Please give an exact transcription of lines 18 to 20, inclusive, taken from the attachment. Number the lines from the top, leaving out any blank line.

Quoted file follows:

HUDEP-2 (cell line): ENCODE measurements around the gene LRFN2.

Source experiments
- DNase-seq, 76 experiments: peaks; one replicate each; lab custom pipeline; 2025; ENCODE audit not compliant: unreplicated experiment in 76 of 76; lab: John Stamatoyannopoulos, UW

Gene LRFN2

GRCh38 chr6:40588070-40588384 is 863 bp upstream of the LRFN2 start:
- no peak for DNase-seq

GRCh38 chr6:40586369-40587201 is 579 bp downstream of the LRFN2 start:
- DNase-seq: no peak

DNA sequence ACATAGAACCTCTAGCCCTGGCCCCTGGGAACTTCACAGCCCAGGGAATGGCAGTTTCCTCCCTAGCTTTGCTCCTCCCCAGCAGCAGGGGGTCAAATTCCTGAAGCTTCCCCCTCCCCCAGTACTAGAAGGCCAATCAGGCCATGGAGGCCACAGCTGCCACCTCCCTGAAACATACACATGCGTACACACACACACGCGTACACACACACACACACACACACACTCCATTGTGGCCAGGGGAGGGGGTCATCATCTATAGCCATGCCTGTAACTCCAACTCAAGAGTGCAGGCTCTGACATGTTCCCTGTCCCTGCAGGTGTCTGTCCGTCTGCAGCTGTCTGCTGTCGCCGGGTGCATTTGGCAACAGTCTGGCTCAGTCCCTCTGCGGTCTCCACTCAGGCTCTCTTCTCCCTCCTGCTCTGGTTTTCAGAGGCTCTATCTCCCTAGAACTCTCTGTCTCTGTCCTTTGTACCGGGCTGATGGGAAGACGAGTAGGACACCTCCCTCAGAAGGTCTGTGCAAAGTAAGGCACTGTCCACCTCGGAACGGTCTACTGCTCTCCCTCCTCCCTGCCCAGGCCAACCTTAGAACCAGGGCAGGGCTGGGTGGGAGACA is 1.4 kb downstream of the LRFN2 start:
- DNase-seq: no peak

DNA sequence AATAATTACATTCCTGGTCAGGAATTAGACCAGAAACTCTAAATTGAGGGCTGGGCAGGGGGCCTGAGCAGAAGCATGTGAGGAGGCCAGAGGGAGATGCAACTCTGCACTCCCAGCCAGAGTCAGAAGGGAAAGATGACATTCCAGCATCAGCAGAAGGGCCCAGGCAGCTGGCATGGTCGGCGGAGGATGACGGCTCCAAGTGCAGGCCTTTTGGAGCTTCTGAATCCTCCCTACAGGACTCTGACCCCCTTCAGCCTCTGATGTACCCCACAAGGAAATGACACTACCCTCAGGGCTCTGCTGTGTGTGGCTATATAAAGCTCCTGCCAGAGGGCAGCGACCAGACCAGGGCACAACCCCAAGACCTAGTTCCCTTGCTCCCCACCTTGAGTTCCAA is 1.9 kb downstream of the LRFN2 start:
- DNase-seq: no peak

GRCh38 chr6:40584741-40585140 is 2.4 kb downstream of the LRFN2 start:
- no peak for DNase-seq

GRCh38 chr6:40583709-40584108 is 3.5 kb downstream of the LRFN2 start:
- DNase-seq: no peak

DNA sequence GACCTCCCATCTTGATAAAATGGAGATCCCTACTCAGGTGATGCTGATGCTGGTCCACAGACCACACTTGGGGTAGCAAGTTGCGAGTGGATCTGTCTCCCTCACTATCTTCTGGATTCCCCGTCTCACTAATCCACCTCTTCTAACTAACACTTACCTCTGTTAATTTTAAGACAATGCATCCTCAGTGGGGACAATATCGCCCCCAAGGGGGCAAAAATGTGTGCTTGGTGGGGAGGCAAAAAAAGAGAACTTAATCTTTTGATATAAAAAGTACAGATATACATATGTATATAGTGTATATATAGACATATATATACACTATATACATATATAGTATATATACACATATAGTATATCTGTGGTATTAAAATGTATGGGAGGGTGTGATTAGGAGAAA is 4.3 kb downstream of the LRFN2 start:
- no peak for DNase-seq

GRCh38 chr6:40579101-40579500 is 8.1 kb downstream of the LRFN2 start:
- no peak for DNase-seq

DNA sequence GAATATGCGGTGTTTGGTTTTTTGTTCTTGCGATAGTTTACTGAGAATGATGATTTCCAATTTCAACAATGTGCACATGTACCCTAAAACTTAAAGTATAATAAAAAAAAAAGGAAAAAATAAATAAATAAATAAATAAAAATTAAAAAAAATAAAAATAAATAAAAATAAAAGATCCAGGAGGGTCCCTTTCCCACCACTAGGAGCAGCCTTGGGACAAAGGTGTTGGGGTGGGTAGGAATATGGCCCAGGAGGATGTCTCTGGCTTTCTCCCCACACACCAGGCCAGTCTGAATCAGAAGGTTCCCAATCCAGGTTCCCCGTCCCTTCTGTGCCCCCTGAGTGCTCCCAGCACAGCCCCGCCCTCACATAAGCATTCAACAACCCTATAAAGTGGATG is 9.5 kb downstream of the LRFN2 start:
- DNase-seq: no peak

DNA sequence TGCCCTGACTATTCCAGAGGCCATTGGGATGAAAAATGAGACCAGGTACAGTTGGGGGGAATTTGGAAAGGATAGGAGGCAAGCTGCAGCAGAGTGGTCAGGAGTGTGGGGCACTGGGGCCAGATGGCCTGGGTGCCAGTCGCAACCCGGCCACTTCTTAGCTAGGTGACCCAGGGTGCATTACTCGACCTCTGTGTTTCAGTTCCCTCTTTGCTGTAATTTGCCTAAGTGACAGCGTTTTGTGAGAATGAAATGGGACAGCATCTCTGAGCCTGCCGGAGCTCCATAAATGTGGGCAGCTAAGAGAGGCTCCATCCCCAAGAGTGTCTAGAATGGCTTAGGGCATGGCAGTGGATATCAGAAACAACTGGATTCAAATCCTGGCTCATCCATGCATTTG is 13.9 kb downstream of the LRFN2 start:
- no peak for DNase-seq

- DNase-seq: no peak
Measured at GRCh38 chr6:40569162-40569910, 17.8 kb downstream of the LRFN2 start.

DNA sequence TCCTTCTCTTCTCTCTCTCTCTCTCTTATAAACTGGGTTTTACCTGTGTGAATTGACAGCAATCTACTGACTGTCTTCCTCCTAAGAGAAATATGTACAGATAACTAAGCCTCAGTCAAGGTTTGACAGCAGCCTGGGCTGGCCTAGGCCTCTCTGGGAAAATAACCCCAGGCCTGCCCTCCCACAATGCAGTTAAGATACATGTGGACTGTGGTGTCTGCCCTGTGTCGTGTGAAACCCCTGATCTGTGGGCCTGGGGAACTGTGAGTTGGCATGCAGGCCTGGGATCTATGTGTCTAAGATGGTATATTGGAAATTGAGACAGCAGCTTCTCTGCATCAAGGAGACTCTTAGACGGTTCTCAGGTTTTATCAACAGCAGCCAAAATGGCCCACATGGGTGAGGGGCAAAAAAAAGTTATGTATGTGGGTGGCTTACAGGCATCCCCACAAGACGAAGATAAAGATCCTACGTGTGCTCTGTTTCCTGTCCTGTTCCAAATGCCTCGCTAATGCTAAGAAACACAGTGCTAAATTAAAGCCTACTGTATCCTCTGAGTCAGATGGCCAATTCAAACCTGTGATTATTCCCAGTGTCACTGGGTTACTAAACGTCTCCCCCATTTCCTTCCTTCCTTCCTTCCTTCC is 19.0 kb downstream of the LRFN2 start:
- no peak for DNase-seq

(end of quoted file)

- no peak for DNase-seq

GRCh38 chr6:40579101-40579500 is 8.1 kb downstream of the LRFN2 start:
- no peak for DNase-seq